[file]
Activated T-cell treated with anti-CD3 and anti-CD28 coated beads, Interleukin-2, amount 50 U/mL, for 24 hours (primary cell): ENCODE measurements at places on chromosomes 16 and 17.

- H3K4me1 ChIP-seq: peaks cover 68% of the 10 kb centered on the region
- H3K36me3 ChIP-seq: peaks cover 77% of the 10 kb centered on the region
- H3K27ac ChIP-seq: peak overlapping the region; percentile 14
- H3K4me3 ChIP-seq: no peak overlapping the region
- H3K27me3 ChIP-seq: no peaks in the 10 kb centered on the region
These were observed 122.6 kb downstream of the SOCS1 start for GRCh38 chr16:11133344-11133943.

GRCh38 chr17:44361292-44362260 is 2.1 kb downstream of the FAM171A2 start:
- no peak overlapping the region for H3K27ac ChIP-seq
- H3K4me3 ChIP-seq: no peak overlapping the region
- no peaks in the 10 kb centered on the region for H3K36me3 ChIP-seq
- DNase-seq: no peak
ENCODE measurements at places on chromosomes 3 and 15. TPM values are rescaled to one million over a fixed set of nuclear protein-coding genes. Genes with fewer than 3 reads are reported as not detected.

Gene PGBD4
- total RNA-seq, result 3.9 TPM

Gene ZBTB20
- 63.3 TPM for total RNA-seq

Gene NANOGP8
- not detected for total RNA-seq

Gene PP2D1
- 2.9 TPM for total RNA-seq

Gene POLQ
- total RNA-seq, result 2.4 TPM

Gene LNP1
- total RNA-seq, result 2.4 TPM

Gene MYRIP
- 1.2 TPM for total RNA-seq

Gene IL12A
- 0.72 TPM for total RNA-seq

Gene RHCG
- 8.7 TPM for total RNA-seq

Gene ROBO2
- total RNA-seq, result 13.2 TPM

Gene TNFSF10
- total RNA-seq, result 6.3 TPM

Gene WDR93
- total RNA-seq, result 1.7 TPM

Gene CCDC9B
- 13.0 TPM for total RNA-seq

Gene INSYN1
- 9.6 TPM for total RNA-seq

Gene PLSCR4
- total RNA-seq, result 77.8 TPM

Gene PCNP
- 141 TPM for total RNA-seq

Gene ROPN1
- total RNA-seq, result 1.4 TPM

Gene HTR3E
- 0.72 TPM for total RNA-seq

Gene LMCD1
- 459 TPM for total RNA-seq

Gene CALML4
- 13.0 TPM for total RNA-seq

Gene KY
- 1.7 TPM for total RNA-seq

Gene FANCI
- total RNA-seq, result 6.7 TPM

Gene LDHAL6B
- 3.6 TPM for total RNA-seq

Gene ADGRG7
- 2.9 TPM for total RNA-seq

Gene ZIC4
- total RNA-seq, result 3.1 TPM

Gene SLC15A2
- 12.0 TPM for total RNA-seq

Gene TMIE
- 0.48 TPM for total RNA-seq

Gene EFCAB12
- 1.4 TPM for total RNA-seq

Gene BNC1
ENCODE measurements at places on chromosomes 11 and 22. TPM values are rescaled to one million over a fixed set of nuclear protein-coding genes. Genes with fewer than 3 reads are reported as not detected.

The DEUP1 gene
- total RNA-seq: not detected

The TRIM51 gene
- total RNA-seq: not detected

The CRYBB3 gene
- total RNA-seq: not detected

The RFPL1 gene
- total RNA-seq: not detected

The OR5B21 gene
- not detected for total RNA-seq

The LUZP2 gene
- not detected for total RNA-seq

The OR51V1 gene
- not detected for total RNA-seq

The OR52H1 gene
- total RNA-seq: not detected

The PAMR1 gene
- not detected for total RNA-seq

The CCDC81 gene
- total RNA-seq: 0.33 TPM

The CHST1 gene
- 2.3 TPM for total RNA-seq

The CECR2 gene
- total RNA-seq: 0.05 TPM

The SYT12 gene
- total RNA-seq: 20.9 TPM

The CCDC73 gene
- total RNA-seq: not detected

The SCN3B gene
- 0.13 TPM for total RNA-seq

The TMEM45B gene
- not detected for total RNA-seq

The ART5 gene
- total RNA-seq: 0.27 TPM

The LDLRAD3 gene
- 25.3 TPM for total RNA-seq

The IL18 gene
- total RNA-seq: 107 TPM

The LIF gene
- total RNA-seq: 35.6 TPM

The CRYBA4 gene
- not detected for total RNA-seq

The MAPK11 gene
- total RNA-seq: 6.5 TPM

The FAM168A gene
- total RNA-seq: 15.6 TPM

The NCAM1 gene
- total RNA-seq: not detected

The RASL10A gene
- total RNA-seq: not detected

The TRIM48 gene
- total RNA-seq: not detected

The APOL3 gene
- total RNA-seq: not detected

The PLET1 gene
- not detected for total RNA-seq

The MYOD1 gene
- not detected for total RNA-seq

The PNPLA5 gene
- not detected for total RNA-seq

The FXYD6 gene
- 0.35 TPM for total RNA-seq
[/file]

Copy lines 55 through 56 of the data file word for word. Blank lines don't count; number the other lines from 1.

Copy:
- 1.7 TPM for total RNA-seq

Gene FANCI